Quantitative Easing & Currency Strengthening

by Ashraf Laidi
Aug 6, 2009 17:22 | 37 Comments

Sterling Contracts as BoE Expands QE

Sterling dropped across the board today after the Bank of England expanded its quantitative easing program by adding an extra 50 billion of asset purchases into the next 3 months. Yields on 10 year guilts drop 35 bps to 3.57%, GBPUSD shed 200 pts, while EURGBP shot up 100 pts to 0.8555, further proving the 0.84 support to be a key foundation in the cross pairs cyclical ascent.

Quantitative Easing & Currency Strengthening - Quanteasing Text Aug 6 (Chart 1)
The above equation surely must have been examined by the Bank of England. With oil prices doubling year to date, sterling rising 25% vs USD and 11% vs EUR respectively and unemployment still on the rise, the Bank of England could run the risk of prolonging the tightening mechanism via excessive GBP gains in the event of closing the door on QE. For the ECB, euro is up 16% from the years lows, unemployment is back above 9% and oil prices are still more costly (despite strong EUR), all at a time when annual inflation has turned negative.

Quantitative Easing & Currency Strengthening - Cable Mnthly Aug 6 (Chart 2)


QE Easing vs. Currency Strengthening

Since the Bank of England has frequently addressed the positive impact of currency weakness in stimulating the economy, today's QE expansion was no major surprise, especially as it forecasts GDP growth contraction and sub-2% inflation well into Q1 2009. The BoE must also have been concerned with sterlings resurfacing positive response to improved risk appetite (mainly against USD). The other main risk to a definitive conclusion to QE is the potential negative impact on equity indices. Thus, tactically, the BoE could not afford to bear the currency repercussions from concluding QE, especially at a time when USD weakness has become synonymous with global recovery.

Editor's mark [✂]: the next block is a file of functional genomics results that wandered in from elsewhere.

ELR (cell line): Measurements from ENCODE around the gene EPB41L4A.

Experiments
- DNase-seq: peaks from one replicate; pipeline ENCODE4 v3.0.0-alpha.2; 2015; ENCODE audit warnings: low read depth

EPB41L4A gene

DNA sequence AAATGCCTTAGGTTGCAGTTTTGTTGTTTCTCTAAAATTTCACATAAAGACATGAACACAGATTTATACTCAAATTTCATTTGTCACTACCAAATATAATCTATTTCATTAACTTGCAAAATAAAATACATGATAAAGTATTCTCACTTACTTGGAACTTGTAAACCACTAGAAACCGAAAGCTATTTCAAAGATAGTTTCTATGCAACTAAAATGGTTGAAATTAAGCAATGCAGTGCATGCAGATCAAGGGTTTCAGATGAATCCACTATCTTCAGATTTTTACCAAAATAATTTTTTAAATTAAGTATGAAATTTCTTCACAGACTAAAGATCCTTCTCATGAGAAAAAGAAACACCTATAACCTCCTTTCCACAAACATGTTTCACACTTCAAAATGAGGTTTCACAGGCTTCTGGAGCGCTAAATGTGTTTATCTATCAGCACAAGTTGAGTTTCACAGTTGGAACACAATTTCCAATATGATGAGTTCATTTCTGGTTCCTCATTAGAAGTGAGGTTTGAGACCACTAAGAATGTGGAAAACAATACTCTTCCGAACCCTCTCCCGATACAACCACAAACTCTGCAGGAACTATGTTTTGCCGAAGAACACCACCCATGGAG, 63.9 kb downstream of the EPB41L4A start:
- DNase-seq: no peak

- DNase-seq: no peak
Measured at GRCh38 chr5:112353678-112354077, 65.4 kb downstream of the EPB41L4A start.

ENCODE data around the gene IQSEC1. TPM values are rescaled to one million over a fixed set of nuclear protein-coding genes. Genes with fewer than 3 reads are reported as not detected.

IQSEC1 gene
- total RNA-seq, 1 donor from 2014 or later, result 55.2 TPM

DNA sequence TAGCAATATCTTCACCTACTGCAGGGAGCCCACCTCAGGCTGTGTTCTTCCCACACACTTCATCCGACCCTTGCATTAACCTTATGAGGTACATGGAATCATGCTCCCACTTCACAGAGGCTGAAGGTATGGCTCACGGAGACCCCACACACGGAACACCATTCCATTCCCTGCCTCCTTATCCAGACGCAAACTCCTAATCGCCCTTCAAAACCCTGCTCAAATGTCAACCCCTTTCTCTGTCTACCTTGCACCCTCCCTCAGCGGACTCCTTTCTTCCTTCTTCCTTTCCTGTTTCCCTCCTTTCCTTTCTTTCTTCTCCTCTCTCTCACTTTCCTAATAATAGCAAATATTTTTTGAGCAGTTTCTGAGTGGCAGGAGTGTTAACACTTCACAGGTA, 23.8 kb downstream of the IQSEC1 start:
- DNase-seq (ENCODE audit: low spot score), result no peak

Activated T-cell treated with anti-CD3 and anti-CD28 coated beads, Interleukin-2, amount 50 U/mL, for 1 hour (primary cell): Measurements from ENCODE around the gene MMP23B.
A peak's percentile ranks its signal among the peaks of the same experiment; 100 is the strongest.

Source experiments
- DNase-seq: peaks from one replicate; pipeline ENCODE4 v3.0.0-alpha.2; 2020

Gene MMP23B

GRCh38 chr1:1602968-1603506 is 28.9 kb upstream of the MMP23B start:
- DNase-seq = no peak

Building Blocks to Global Risk Aversion?

The charts below illustrate what could be the building blocks to a potentially concerted downturn in global risk appetite, ranging from peaking oil prices (failure to regain $73 triple top), struggling Chinese stocks (failed recovery from the years biggest daily decline) and prolonged signs of a well cemented bottom in the VIX (July chart showed classic sign of indecision at the bottom of the downcycle). With the US equities-oil correlation as high as 0.85 this past 8 weeks, the unsustainable run-up in the fuel seems to justify the bearish divergence in the oscillators throughout US, UK and Eurozone equity indices, as well as the Shanghai Composite Index below.

Quantitative Easing & Currency Strengthening - CHINAVIX OIL AUG 6 (Chart 3)

Loonie's Tipping Point

CAD's weakness is highlighted by its muted response to the latest spike in oil prices as the impact of Wednesdays interventionist remarks from Canadian Finance Minister Flaherty warning against excessive currency strength. But with US crude increasingly struggling to overcome the $73 resistance, Canadas jobless still on the rise and verbal intervention at its most vocal since last year, the downside risks for the loonie are growing appreciably. This renders equities as the potential tipping point for concerted CAD selling, especially as major US equity indices (S&P500 and Dow) have shown a 0.75 correlation with the Canadian currency (as expressed in USDCAD and CADJPY).